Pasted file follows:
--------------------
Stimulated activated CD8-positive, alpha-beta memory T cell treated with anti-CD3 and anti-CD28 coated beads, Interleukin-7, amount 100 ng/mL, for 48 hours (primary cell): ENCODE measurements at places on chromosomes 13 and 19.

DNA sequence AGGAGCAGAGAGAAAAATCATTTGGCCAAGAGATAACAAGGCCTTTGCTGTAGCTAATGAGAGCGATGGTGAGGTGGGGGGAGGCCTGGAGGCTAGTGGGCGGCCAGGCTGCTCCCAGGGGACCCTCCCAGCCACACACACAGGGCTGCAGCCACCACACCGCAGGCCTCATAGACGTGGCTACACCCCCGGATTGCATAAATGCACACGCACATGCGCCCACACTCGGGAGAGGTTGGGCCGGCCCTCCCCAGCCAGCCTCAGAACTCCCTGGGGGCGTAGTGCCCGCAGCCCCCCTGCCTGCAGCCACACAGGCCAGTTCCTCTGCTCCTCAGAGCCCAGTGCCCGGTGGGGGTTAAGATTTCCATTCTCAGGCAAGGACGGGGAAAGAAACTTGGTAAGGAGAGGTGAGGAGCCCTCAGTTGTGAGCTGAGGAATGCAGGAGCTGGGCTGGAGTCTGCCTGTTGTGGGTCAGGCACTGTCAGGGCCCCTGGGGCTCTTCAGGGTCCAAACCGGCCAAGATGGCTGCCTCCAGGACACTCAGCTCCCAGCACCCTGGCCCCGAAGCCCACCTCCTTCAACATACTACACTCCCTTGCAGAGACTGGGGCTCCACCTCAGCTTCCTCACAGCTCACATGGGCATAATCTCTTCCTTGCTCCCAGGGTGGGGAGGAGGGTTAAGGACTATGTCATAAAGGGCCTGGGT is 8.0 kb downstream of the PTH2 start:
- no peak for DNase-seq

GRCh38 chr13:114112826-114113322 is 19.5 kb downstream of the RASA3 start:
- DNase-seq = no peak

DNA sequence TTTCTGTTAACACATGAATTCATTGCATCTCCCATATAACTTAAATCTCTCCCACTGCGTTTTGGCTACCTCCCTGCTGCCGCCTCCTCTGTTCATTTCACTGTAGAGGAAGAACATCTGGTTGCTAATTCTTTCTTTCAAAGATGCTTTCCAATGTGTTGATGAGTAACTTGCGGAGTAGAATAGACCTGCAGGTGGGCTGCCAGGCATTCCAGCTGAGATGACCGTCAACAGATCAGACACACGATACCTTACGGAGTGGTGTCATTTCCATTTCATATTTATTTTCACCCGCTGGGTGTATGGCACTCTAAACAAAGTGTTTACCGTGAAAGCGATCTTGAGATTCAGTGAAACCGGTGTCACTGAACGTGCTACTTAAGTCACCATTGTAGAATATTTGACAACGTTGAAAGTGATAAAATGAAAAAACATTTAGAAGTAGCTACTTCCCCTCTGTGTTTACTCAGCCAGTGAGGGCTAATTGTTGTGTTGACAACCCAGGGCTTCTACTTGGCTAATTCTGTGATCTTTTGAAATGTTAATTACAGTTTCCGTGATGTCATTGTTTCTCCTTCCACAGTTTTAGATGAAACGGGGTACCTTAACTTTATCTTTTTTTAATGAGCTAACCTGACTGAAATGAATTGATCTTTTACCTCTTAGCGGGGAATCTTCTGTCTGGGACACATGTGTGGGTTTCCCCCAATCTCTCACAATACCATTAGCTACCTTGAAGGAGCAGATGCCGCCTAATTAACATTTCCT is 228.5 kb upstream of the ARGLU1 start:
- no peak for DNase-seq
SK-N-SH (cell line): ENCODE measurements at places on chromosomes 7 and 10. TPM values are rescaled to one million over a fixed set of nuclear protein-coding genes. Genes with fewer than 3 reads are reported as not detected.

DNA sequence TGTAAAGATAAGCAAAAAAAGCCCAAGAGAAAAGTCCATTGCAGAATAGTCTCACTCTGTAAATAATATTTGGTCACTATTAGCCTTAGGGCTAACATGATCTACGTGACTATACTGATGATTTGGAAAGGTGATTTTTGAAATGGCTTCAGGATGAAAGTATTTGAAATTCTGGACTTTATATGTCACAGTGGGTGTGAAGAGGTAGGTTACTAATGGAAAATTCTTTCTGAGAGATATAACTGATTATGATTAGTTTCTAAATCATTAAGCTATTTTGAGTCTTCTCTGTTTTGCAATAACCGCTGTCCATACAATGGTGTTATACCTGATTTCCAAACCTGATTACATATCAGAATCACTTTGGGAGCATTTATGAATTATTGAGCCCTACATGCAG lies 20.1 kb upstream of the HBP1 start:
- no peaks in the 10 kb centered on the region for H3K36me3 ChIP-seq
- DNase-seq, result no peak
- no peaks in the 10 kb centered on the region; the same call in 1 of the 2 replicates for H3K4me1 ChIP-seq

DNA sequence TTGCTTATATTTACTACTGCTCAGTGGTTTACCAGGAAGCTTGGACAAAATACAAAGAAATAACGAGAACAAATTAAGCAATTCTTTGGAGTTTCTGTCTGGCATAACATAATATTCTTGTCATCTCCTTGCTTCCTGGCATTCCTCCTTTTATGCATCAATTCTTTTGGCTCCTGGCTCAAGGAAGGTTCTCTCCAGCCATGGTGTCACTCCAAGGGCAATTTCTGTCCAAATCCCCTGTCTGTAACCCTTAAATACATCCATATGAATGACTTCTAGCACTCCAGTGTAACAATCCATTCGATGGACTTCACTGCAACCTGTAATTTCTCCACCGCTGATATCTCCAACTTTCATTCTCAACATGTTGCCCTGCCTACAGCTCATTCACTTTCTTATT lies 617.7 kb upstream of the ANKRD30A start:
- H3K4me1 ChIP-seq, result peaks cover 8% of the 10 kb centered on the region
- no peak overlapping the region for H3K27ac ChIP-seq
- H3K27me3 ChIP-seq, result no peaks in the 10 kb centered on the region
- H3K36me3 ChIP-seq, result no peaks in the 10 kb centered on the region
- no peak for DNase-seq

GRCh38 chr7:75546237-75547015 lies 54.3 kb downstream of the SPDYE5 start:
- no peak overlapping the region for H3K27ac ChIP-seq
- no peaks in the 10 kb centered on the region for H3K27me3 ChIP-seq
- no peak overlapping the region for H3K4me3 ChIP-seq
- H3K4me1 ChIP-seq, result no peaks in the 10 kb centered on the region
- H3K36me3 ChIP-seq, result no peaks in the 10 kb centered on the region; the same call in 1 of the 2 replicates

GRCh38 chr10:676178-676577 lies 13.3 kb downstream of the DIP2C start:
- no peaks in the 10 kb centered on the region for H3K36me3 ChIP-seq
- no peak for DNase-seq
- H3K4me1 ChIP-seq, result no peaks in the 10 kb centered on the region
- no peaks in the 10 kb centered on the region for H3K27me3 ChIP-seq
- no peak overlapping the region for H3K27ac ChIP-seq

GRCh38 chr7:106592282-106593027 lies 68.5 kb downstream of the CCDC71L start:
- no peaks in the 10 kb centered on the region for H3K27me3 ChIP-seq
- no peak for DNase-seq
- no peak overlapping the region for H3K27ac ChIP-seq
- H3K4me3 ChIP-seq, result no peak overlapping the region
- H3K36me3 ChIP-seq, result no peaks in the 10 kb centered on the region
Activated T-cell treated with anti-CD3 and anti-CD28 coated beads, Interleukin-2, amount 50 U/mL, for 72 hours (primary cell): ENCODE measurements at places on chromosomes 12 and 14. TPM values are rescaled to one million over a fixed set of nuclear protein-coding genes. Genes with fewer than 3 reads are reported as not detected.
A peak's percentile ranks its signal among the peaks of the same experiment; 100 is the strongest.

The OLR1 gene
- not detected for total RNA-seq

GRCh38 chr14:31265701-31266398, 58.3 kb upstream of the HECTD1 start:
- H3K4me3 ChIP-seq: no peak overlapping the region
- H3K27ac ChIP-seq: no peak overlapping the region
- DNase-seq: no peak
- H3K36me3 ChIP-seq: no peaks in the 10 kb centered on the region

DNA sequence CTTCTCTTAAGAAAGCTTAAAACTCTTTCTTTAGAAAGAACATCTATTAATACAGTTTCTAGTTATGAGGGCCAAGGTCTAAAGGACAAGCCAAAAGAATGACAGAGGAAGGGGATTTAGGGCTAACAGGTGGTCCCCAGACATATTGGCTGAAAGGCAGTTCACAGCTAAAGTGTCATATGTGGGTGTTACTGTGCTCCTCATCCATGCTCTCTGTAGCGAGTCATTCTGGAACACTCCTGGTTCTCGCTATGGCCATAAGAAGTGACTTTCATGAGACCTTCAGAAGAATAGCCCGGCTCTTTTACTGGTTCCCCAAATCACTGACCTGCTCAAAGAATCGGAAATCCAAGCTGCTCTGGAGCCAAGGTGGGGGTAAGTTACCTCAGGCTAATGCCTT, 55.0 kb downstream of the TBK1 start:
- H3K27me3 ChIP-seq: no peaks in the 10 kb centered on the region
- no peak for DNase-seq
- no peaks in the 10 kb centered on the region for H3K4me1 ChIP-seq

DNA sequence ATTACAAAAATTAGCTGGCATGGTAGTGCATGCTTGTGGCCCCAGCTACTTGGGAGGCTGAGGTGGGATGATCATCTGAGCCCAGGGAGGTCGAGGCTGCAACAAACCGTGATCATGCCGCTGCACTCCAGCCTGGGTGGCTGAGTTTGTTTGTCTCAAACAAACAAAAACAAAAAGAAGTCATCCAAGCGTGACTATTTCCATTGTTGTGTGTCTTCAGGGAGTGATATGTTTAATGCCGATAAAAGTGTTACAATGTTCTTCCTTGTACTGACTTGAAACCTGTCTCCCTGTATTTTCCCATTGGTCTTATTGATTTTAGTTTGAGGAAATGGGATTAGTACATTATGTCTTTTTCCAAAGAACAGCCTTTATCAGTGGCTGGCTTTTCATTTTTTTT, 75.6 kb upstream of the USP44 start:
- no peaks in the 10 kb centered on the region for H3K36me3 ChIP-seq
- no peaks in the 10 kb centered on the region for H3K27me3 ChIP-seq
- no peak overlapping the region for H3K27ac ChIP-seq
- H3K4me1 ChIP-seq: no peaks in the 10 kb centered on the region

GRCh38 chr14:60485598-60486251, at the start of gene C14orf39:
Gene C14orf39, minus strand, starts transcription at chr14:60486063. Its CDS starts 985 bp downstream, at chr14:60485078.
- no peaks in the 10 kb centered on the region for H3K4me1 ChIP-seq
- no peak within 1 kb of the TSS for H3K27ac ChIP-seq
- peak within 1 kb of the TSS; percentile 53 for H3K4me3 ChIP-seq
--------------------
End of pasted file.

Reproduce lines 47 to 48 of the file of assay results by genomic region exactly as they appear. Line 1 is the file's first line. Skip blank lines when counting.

- H3K27me3 ChIP-seq: no peaks in the 10 kb centered on the region
- no peak for DNase-seq